For many workers in Texas and across the country, getting sick is simply not an option. Part-time hourly workers often are not given paid sick time, so a sick day acts as a serious blow to their paycheck. But what if they could earn sick time as they worked?
Workers’ rights advocates in Texas expressed outrage in late March over a new rule crafted by the Texas Workforce Commission. The rule makes it easier for companies that provide app-based services to treat their workers as independent contractors – meaning they will not qualify for unemployment insurance benefits.
The partial government shutdown has now entered its second month. During this time, more than 800,000 federal government workers have had to survive without a paycheck.
Each state has its own legal holidays—and its own laws with respect to employer obligations on such days. In addition to federal holidays—New Year’s Day, Martin Luther King, Jr. Day, Presidents’ Day, Memorial Day, Independence Day, Labor Day, Veterans Day, Thanksgiving and Christmas—Texas also observes other state holidays. These include:
In Texas, there are certain situations in which your employer is required to give you time off for civic duty service. In today’s post, we outline your right to protected leave from your job for civic duty purposes.
Independent contractor jobs are becoming increasingly common. They’re cheaper for an employer than hiring employees—as contractors are exempt from overtime pay as well as health and vacation benefits. However, simply labeling a worker as an independent contractor isn’t sufficient to actually classify them as such. There are certain traits that distinguish an employee from an independent contractor.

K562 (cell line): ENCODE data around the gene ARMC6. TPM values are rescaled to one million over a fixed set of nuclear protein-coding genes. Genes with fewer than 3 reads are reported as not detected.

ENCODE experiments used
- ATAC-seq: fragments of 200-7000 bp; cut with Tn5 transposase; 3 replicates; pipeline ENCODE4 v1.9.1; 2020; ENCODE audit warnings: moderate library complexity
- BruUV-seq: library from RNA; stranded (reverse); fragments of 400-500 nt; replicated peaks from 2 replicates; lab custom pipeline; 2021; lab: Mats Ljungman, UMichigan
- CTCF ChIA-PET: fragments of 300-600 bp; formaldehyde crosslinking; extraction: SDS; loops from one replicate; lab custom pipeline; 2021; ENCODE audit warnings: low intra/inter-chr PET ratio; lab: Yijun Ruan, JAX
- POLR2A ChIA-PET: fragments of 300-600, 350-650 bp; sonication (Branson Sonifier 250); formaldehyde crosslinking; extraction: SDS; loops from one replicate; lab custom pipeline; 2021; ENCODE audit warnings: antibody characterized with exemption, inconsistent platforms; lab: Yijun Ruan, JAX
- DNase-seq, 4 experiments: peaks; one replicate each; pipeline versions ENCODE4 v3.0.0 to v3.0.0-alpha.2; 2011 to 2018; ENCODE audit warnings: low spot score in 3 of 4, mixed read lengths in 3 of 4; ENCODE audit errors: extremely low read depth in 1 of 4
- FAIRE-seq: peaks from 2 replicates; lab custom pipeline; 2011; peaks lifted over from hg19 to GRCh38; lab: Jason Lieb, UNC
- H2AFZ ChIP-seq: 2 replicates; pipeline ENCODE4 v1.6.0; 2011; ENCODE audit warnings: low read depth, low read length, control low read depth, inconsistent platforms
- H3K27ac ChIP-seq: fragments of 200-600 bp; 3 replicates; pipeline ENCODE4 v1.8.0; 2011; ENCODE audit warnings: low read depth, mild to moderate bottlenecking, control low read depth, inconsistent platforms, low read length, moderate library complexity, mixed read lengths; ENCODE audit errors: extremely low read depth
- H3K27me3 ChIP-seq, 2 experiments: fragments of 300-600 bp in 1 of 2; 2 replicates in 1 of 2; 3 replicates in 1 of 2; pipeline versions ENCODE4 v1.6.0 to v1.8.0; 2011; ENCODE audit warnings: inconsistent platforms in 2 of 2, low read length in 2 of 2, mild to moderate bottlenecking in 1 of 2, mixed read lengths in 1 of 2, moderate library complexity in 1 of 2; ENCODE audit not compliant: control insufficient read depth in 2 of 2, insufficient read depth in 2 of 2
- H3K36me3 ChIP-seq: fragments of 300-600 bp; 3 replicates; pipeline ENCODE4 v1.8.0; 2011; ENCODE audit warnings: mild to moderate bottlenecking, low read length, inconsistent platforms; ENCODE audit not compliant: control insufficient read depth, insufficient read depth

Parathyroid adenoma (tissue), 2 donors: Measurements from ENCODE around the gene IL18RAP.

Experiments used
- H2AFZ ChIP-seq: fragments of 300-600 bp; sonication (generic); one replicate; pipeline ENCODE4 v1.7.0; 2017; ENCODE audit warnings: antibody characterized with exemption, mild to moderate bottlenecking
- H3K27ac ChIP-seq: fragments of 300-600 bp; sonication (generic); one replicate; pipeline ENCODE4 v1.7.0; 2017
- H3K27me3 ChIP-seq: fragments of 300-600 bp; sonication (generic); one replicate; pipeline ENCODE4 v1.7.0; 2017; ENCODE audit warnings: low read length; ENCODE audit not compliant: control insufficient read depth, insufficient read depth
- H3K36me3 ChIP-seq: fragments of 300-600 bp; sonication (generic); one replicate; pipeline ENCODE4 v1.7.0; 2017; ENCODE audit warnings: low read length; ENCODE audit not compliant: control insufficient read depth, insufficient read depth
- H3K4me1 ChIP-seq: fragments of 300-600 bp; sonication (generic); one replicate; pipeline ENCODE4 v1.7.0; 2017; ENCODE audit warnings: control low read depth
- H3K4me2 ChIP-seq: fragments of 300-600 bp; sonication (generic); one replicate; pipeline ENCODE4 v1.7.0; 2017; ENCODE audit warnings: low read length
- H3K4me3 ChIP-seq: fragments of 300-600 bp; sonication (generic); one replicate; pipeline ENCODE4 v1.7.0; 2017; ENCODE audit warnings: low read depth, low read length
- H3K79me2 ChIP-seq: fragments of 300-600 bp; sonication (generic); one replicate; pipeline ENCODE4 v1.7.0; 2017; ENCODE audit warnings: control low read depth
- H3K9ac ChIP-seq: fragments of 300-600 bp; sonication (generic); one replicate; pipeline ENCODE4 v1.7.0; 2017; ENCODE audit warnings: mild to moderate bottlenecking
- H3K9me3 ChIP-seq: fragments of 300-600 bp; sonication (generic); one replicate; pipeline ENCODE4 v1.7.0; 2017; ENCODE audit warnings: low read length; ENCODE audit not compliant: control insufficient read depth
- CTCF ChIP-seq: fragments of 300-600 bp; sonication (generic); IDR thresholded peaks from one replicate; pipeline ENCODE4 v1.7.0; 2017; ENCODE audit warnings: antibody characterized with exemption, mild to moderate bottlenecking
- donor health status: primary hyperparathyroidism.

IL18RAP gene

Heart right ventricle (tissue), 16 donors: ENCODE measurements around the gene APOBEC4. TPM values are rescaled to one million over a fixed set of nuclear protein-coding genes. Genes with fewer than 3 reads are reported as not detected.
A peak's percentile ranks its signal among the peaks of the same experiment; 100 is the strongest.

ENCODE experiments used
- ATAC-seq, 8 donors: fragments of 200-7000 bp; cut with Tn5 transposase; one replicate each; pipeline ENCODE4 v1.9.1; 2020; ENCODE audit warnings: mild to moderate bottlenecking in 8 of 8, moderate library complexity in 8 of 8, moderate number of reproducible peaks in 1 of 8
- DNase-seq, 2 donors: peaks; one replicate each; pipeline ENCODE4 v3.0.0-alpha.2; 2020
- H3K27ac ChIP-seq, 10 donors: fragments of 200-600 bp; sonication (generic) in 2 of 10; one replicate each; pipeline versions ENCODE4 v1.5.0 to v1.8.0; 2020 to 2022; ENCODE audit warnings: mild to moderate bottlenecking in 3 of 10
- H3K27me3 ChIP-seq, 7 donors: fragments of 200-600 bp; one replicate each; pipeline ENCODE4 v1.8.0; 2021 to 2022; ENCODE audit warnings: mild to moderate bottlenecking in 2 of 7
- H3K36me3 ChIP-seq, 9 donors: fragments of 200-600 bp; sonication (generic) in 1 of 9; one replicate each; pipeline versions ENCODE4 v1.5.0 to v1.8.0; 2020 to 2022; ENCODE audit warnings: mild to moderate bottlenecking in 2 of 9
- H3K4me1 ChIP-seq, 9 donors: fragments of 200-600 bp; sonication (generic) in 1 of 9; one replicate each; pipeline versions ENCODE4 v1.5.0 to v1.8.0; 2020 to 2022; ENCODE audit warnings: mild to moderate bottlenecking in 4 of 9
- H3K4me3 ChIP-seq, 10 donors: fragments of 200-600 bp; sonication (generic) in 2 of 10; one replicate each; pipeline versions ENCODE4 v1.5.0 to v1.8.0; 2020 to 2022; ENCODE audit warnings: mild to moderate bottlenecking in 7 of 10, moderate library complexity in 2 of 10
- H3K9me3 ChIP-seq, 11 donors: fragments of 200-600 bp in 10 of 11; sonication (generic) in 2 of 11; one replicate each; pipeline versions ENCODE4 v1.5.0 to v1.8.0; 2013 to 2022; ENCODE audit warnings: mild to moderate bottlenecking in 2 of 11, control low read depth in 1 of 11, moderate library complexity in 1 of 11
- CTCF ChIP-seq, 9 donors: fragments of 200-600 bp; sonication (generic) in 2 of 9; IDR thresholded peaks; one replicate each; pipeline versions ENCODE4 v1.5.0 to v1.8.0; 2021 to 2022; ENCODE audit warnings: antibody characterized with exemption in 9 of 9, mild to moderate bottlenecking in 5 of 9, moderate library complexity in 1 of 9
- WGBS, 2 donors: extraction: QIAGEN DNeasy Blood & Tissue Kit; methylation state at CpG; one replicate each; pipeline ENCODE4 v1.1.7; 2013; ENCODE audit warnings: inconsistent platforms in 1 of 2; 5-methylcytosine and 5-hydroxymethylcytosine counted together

The U.S. Supreme Court recently made a key ruling that may have a ripple effect in future overtime disputes. The case involved a car dealership in California and five of its employees, who work as service advisors. The lawsuit arose when the dealership refused to pay these employees overtime pay.
The mid-term elections are just around the corner. Polling places will be open from 7:00 a.m. until 7:00 p.m. If you’re an employee who works long shifts, this timeframe may leave you with insufficient time to vote. What are your legal rights surrounding your ability to cast your ballot?
We’ve talked in previous post about federal statutes that protect certain classes of workers from discrimination. In today’s post, we discuss the shortcomings of these laws with respect to the disabled workforce.
In a previous post, we discussed the minimum basic compensation that most employers are legally required to pay under the Fair Labor Standards Act (FLSA). In today’s post, we discuss common exceptions to the rule—job categories where requisite compensation is not as cut and dried.